The day we left Abuelo’s house, it was pouring outside. I was hiding in the hallway closet. Above Abuelo and Mami’s screaming, I could hear the rumbling of thunder and the rustling of palm fronds as they brushed against the windows and roof. I prayed for hours that the yelling would stop, but it dragged on with the night and I even fell asleep a few times during it, only to be woken up again by doors slamming or Mami’s sobs. The storm was relentless, and so was their fight. They never got along well, even though they had been through so much together. Abuelo had brought Mami from Cuba to Miami on the Mariel boatlift, right after her mother had died. Her death was tragic for the both of them, and they’d passed through hell to get here, but that seemed to drive them apart more than it brought them together. Even so, the three of us had lived together relatively peacefully since I had been born. Nothing like this had ever happened.

In the early hours of the morning, I heard Mami pacing up and down the hallway looking for me.

“Adelicia! Where are you! Adelicia!”

I heard her go into her bedroom. I peered through a crack in the opening of the closet door, watching her pack a suitcase, grabbing piles of clothes and throwing them in. Some shirts spilled out from the overflowing rainbow mess of colorful wardrobe. She could barely zip it up when she was done. I shrank back into the closet and pulled some coats in front of me. I could hear her opening and closing doors and imagined her looking under beds and desks and behind bookshelves. Then all the noise stopped and I knew she was standing in front of the closet door. I held my breath.

She opened it and the bright light from the hallway hurt my eyes. I could see her purple rhinestone flip flops, but not the rest of her. Then she parted the coats, and looked down on me. Her face was full of anger, but not at me. She looked right through me. Grabbing my arm so tightly that it hurt, she pulled me out of the closet and forced me down the hallway.

“Mami, where are we going? Mami?”

She didn’t answer my questions. It was like she didn’t even hear them. When we made it to the living room, Abuelo was standing there in his red-striped pajamas.

“Me la llevo! I’m taking her far away from here and from you.” Mami’s voice boomed so loudly through the house it competed with the sound of lightening striking outside.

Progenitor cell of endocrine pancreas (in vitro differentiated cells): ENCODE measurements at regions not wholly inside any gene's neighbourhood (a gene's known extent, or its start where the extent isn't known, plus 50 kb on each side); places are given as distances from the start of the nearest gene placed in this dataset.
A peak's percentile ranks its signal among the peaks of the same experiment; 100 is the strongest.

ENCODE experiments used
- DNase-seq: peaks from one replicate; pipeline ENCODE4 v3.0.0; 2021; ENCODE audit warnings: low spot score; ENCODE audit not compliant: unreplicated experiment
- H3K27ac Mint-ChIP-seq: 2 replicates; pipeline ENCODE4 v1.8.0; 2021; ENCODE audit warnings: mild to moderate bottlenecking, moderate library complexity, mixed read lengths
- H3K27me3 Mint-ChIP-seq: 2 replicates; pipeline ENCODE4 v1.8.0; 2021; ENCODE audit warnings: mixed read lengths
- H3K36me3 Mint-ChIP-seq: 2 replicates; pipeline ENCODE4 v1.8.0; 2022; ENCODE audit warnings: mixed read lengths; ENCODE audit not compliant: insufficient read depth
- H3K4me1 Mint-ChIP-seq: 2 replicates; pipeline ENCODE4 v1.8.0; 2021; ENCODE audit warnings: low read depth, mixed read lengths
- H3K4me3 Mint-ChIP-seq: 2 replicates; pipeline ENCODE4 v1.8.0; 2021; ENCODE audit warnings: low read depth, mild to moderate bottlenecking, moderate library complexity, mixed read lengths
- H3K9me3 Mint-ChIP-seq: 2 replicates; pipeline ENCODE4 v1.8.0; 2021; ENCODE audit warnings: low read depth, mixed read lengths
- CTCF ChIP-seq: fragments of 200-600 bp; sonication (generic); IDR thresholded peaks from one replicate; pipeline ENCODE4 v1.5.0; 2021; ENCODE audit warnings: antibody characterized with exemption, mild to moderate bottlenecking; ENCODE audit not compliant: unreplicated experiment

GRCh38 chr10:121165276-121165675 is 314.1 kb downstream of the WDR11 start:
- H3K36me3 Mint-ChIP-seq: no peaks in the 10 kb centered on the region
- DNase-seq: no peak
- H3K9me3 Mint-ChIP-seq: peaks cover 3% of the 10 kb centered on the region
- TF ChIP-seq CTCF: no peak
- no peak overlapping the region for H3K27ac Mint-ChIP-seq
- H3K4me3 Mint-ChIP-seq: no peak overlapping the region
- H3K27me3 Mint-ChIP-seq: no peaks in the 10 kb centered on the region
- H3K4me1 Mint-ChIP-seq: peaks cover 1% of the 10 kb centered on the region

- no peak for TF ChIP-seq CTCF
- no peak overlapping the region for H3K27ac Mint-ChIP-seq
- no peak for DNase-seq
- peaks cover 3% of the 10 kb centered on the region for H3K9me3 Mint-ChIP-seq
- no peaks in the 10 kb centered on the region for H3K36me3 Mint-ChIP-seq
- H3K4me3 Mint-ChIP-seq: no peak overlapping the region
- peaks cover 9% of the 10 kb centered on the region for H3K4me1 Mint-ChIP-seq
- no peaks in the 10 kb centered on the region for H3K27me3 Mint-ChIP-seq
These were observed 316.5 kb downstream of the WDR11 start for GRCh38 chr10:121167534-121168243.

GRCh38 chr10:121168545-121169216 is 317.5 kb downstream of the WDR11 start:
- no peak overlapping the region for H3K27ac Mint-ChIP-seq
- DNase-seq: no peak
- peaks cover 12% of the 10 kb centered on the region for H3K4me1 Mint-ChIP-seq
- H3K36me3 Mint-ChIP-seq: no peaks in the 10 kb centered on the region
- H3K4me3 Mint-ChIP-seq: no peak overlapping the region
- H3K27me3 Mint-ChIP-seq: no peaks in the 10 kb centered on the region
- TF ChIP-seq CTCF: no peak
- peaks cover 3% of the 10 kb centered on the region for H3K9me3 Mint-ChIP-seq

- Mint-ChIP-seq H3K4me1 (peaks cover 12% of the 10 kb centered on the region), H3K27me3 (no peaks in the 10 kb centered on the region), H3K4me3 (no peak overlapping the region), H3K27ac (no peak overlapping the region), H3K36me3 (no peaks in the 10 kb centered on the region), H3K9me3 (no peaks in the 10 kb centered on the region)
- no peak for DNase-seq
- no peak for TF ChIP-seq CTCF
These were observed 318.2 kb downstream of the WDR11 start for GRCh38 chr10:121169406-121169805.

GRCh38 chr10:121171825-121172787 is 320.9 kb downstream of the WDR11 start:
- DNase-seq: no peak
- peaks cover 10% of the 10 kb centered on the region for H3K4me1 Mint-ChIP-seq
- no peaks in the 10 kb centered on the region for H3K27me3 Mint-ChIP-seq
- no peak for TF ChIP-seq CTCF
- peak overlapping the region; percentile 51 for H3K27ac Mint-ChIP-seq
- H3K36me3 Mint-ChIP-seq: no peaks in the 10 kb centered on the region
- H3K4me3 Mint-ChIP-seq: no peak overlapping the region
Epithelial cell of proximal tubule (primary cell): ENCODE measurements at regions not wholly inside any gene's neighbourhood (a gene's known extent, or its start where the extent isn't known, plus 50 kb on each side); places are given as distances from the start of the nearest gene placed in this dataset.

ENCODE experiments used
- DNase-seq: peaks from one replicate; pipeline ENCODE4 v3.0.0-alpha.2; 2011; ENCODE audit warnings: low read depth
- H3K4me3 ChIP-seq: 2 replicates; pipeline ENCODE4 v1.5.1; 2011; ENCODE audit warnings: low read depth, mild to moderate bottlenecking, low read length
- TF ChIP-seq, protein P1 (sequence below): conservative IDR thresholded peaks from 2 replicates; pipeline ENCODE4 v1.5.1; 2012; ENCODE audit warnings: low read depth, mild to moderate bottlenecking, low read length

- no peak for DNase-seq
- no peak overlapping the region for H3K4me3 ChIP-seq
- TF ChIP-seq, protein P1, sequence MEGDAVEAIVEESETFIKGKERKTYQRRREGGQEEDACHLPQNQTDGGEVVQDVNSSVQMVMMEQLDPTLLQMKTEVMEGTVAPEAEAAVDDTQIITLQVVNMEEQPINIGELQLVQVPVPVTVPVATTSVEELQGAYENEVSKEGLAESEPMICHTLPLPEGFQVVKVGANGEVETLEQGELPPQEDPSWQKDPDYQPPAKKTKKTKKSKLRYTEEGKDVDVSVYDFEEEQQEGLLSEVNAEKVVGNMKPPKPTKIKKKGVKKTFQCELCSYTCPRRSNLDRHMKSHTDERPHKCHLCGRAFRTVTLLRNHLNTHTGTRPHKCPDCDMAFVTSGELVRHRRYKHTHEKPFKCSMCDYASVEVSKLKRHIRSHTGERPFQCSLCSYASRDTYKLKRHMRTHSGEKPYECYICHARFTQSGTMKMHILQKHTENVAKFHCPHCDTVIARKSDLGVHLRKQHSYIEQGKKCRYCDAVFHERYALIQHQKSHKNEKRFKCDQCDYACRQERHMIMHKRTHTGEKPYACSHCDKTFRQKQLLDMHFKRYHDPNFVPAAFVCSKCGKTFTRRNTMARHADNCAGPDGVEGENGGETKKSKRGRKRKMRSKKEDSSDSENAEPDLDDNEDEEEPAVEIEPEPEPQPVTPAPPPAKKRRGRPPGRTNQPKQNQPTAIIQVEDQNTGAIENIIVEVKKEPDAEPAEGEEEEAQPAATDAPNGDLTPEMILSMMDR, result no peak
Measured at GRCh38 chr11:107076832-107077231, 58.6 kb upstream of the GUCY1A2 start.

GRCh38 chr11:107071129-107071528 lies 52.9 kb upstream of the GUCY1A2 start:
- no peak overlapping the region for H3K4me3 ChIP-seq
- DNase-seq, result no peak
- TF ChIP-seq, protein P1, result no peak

Abuelo ran up to her and grabbed her shoulders. My arm was twisted in her hand, and my fearful eyes gazed up at him, hoping he could fix this, fix whatever was wrong.

“Aurora, por favor, let’s talk this over. Please don’t take la niña. I’m sorry, please.”

There was no getting through to her. She pushed him away and walked towards the front door, fumbling for the car keys. When she found them, she turned around to look at him once more. Her voice was calm for the first time in hours. “You lied to me, Papi.”

She opened the door where torrential rain splattered onto the asphalt driveway. When I realized we were really leaving, I started screaming, too.

“Abuelo! Abuelo!”

My calls were stifled by the tears trapped in my throat. I could hear myself crying, but all I could think about was trying to free myself from Mami’s grip to run to Abuelo. The harder I tried, the fiercer her clutch got. He just stood there at the door with tears in his eyes as she pulled me outside into the pouring rain and down the driveway. Abuelo was saying something, but I could only see his mouth moving. I couldn’t hear anything beyond the rain and the sound of Mami’s wet flip-flops squishing as she walked. She put me into the car and the tires screeched as we left the house behind. My drenched hair clung to my face and I shivered as the car AC blew cold air onto me. I still remember wondering why the windshield wipers fought so uselessly against the storm.


I waited days for Abuelo to call me. Sitting in front of the rotary dial, I drummed my fingers on the table, wondering if maybe he’d changed his mind after all. I knew I felt like I was dishonoring Mami by speaking to him, but it was hard to fight this little fountain of rebellion that had spurted within me. Like all mother-daughter relationships, some days I vowed I would be just like my mother, and other days, exactly the opposite. But ever since the breast cancer diagnosis two years earlier, I had tried to be her perfect daughter. Mami always told me that when she looked at me she sometimes mistook me for herself, the way she was ages ago – young, beautiful, and spirited. I tried to remain that way for her sake. Now that she was dead, I didn’t have to be perfect anymore. For once in my life, I could make mistakes.